Non-Crafty Mom Seeks Simple Memory Making

baby book failure, documenting memories, end of year letter, memories, memory book, non crafty mom, simple memory making, special moments

I’m a baby book failure. And it’s not like I was even attempting “real” scrapbooking. I was using the simple fill-in-the-blank books. All I needed was a pen.

                                                                  

 baby book failure, documenting memories, end of year letter, memories, memory book, non crafty mom, simple memory making, special moments

 

 

 

 

 

 

Exhibit A                                                                                                                                                                  

My daughter’s baby book. Pretty good start collecting my firstborn’s milestones.                                        

 baby book failure, documenting memories, end of year letter, memories, memory book, non crafty mom, simple memory making, special moments

 

 

 

 

 

 

Exhibit B

My son’s baby book. Yep! Blank.

I’m a baby book failure. And it’s not like I was even attempting “real” scrapbooking. I was using the simple fill-in-the-blank books. All I needed was a pen. Look how that went. Remember Exhibit B?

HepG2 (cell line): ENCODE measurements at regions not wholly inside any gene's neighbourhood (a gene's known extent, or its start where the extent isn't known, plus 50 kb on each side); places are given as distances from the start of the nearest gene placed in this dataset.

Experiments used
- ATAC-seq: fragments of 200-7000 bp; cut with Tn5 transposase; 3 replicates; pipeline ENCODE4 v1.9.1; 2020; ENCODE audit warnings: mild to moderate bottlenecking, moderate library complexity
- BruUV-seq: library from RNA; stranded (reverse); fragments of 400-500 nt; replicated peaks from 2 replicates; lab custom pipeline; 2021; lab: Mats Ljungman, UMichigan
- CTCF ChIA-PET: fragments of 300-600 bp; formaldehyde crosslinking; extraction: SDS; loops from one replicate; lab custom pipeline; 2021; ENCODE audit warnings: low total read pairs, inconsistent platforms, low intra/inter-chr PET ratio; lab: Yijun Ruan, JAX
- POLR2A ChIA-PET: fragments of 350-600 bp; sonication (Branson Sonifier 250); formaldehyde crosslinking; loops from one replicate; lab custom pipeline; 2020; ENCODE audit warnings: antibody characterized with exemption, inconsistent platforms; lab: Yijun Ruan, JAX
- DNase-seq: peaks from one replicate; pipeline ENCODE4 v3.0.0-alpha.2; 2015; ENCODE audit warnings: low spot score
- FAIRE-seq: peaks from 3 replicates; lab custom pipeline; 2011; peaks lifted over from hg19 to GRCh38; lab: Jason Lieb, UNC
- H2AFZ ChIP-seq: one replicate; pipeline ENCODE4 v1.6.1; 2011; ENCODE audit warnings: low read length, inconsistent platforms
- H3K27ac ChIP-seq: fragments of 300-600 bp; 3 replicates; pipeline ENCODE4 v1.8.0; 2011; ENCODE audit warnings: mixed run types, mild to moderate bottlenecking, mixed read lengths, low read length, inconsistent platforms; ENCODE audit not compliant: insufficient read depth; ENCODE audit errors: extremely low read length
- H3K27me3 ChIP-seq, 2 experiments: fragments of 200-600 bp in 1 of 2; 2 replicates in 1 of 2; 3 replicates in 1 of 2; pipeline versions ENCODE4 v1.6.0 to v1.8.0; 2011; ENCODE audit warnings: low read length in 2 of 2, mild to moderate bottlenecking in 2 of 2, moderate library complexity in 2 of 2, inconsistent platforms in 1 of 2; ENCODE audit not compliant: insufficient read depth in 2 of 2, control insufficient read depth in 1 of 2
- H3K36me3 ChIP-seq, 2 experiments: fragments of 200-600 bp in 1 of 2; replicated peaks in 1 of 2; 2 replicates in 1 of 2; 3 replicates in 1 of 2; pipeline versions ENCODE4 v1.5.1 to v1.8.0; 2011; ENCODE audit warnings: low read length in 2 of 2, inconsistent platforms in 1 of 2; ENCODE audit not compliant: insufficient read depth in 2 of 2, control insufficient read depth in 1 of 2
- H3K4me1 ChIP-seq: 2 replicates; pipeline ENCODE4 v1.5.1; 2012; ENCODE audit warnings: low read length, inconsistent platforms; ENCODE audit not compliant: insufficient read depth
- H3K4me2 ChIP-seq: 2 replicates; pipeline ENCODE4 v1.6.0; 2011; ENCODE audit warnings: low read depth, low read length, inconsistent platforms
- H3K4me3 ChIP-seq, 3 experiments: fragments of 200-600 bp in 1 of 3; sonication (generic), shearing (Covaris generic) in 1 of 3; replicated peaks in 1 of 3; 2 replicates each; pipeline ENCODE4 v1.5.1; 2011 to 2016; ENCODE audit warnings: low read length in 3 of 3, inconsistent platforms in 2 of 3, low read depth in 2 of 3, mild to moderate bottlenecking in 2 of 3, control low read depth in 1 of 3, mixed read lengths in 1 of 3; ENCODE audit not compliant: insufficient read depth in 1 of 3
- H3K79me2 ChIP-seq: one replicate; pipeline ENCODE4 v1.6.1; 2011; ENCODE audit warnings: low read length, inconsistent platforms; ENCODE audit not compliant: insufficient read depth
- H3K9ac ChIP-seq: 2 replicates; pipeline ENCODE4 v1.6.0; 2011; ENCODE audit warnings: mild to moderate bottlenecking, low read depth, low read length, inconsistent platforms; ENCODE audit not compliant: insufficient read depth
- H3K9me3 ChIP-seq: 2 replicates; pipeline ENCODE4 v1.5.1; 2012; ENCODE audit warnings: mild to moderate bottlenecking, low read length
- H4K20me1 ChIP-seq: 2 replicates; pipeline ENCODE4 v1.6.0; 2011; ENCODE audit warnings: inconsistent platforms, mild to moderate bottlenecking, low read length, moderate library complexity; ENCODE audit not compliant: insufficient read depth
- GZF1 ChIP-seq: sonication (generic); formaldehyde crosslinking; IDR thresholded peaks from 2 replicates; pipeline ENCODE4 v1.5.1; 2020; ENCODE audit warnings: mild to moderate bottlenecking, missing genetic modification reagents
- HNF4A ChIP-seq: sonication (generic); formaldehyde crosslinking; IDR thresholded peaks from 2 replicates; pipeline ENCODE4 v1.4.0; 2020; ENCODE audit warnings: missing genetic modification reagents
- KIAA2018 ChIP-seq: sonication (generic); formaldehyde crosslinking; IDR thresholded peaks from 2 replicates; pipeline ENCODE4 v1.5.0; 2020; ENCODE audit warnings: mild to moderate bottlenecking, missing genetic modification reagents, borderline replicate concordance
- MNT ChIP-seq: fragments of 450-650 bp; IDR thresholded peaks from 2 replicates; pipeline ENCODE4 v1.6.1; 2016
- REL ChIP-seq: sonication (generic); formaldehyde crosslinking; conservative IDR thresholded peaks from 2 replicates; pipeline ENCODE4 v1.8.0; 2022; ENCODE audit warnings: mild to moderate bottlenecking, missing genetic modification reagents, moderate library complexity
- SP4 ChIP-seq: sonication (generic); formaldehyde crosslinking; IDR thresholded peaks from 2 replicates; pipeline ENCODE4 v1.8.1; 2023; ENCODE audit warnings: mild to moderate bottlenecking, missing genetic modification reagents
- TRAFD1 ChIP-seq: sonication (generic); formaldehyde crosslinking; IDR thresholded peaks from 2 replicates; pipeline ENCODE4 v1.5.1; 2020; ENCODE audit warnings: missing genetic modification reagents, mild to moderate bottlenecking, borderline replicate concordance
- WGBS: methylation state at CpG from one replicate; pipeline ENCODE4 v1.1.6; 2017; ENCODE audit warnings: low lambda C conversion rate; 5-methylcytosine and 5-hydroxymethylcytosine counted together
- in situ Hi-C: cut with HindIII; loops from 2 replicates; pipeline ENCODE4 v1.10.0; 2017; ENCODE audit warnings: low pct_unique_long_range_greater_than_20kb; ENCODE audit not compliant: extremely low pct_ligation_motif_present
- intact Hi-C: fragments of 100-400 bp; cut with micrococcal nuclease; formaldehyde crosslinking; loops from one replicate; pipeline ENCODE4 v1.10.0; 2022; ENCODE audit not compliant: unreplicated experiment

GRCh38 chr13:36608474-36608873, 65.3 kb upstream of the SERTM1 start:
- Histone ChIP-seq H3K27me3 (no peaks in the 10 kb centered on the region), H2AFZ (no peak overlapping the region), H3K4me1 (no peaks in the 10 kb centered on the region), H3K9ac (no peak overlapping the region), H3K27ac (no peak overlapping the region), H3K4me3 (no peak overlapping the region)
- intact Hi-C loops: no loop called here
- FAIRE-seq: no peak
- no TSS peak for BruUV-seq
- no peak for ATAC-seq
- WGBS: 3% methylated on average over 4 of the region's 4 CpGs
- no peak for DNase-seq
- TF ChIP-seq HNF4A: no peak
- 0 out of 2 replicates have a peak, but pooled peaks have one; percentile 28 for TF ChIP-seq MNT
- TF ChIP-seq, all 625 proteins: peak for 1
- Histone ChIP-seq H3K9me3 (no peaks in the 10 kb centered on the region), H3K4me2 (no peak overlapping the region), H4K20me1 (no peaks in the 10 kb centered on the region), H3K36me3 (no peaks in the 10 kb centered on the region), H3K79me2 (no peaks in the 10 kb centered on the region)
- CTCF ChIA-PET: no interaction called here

Traditional baby books (at least my versions) have space to record all those special moments through the first five years. When my firstborn started school, it seemed like I’d been granted a reprieve. The baby book ended with the preschool memory pages. With the arrival of kindergarten, I could put those empty baby books aside. Out of sight. No guilt.

As kindergarten came to an end, the shame of not faithfully documenting my child’s life returned.

And so, thanks to the Internet, I stumbled upon the perfect solution: the end of school year letter.

What is this end of year letter concept all about?

  • One letter for each school year. 
  • Written directly to the child.
  • The highs and lows and in-betweens from the first day of school to the last.

My daughter will finish fifth grade this school year. And in June, I will write her sixth letter. Writing the letters allows me to reflect on all of my child’s experiences that year. I write about academics, out of school activities, and friendships. I retell special moments. But I don’t sugarcoat things. I’m honest about recalling the challenges and hardships that come with life. I also realize that these are my memories of their lives.  

When my children graduate from high school, I will present them with their letters. All 13 of them, tied up with a ribbon. My gift to them: my perspective of their school years from day one through graduation. 

All you need is three things: paper, a pen, and some uninterrupted time to write. I know you have the first two. Set aside some time for number 3. Seriously, do it.

By the way, my kids know nothing about these letters. It’s a secret. Don’t ruin the surprise. 

 

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